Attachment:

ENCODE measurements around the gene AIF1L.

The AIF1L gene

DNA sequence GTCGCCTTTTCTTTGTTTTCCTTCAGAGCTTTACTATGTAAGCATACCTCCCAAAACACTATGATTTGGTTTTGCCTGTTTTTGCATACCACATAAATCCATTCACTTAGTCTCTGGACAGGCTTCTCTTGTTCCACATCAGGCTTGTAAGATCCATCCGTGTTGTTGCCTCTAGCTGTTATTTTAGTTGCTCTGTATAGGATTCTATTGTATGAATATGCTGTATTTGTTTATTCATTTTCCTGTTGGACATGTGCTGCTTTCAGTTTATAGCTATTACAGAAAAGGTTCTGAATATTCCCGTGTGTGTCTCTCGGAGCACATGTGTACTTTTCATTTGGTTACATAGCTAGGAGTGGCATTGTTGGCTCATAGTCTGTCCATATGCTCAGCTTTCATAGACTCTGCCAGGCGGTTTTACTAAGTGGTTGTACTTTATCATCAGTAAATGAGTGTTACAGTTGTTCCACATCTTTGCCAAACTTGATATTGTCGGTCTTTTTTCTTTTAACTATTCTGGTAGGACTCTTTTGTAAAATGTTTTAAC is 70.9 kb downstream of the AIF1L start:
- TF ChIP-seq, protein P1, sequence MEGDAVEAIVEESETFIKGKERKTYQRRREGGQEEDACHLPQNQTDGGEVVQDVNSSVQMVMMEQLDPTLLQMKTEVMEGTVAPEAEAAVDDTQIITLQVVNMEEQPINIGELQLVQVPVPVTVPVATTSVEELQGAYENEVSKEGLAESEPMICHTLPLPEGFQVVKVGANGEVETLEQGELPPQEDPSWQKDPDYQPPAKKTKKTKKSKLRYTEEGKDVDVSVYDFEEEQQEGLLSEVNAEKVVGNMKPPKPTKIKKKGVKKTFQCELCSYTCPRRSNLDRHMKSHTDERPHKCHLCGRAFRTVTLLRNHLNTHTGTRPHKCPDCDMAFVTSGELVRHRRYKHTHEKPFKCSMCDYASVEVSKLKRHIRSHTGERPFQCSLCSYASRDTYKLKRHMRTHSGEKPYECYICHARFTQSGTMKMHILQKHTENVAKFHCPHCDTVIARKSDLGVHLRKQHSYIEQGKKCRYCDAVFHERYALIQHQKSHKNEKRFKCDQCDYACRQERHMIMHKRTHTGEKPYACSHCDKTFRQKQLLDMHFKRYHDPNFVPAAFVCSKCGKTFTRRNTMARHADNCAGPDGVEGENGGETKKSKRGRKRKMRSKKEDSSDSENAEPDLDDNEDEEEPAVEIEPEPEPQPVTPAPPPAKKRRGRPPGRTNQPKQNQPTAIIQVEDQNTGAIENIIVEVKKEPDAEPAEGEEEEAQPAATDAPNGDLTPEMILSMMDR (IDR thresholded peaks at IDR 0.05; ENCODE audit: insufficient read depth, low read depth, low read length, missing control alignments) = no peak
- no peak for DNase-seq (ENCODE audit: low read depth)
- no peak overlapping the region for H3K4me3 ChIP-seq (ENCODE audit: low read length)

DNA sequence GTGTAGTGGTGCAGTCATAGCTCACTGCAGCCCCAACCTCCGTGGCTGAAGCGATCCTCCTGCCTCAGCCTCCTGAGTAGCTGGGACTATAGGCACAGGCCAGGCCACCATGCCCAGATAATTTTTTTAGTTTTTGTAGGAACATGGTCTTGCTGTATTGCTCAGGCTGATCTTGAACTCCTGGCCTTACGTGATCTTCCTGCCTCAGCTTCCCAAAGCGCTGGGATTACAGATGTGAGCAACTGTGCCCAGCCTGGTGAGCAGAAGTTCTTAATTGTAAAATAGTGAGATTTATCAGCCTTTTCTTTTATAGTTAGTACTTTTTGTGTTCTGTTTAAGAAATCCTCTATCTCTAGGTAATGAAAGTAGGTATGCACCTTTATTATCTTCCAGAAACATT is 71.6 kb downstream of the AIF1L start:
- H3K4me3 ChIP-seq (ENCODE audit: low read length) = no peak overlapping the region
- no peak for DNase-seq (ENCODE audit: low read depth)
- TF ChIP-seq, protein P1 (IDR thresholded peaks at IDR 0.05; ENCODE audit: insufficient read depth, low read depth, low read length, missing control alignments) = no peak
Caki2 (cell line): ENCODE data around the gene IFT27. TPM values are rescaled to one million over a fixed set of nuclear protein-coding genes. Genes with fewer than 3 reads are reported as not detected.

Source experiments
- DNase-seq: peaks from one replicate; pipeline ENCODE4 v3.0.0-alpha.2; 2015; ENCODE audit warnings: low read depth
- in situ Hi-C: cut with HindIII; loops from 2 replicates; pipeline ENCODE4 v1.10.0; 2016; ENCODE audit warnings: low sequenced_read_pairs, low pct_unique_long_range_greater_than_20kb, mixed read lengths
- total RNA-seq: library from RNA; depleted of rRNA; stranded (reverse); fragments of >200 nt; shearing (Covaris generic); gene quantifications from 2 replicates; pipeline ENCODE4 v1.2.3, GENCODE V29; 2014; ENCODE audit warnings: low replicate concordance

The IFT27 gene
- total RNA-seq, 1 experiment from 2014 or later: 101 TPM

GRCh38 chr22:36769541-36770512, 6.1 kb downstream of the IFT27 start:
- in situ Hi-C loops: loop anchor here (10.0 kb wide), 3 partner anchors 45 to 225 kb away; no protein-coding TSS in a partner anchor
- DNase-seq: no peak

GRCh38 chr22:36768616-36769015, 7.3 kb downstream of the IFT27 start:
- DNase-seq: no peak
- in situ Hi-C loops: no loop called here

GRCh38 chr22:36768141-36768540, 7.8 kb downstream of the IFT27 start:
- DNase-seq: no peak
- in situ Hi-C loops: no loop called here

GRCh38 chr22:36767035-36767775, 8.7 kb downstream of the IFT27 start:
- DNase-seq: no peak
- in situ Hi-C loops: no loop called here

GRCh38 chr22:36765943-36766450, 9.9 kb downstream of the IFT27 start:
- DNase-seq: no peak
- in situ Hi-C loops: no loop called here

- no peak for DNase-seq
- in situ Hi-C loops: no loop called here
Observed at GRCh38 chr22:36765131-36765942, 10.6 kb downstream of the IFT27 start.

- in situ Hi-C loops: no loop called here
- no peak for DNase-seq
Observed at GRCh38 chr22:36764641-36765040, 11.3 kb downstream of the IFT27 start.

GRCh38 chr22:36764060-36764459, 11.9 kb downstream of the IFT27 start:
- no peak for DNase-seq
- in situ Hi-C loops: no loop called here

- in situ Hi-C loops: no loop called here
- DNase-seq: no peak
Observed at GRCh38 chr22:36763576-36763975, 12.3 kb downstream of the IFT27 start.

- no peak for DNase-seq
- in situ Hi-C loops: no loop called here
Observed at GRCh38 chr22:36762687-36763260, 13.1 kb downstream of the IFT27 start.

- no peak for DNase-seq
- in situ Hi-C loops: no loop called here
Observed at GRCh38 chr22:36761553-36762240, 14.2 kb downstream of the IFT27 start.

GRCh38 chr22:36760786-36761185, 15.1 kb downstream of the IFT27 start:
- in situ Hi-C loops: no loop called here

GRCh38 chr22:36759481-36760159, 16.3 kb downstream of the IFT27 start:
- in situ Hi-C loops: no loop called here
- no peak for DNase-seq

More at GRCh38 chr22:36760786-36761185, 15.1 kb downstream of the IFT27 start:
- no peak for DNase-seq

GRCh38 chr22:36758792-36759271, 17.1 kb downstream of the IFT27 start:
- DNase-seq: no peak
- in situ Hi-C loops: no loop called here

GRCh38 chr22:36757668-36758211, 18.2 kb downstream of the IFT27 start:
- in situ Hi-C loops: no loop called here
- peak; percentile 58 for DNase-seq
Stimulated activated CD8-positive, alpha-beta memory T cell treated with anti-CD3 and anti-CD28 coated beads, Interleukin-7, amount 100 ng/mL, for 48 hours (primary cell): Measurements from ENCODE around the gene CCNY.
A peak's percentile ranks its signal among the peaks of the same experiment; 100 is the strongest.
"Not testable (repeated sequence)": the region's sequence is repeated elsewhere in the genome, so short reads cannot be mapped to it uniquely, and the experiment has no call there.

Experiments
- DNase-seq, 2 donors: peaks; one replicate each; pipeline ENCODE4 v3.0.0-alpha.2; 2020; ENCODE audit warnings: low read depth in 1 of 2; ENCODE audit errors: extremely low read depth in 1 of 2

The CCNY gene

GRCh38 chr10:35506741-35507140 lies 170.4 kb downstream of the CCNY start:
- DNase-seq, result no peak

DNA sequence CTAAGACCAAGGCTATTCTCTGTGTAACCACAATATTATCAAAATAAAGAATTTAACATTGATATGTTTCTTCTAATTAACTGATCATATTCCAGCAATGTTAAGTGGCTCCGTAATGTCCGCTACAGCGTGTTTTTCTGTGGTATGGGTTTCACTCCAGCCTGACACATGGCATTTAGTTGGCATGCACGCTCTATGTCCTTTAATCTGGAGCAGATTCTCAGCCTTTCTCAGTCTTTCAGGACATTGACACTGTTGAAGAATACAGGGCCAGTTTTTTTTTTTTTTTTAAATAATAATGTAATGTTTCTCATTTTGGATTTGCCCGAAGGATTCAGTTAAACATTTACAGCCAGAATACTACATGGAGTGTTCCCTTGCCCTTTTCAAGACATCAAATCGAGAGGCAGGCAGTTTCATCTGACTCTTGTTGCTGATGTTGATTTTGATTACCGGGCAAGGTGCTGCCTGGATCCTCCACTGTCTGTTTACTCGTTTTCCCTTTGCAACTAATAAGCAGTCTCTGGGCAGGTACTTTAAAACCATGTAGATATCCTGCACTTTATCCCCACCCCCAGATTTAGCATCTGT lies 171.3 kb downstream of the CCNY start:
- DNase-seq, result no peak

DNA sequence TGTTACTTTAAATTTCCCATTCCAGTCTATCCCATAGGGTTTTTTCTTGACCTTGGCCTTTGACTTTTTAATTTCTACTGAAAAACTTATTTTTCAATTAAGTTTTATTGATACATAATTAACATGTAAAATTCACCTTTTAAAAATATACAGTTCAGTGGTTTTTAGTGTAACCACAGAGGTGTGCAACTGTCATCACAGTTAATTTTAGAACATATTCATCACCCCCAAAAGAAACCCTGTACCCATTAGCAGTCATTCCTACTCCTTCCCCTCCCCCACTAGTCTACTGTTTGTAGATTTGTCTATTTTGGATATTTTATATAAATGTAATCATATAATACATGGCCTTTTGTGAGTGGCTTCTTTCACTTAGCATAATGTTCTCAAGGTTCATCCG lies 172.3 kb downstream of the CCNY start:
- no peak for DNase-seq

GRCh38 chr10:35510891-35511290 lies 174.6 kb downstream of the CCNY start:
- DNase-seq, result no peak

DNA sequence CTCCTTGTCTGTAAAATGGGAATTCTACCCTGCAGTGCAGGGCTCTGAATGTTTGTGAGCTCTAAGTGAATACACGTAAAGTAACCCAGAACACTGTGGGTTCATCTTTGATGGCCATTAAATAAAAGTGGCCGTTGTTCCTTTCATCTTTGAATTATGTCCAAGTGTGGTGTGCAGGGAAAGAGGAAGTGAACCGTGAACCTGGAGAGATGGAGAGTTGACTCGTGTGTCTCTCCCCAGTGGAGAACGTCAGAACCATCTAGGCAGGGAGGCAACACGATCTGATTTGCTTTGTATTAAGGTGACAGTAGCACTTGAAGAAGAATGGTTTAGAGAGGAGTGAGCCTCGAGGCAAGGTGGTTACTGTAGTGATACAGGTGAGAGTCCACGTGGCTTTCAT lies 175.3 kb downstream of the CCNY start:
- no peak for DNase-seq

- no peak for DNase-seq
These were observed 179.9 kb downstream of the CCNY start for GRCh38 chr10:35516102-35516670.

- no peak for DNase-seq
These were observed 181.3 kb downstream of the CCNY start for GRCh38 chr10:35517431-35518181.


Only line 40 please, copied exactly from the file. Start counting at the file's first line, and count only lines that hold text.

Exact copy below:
- no peak for DNase-seq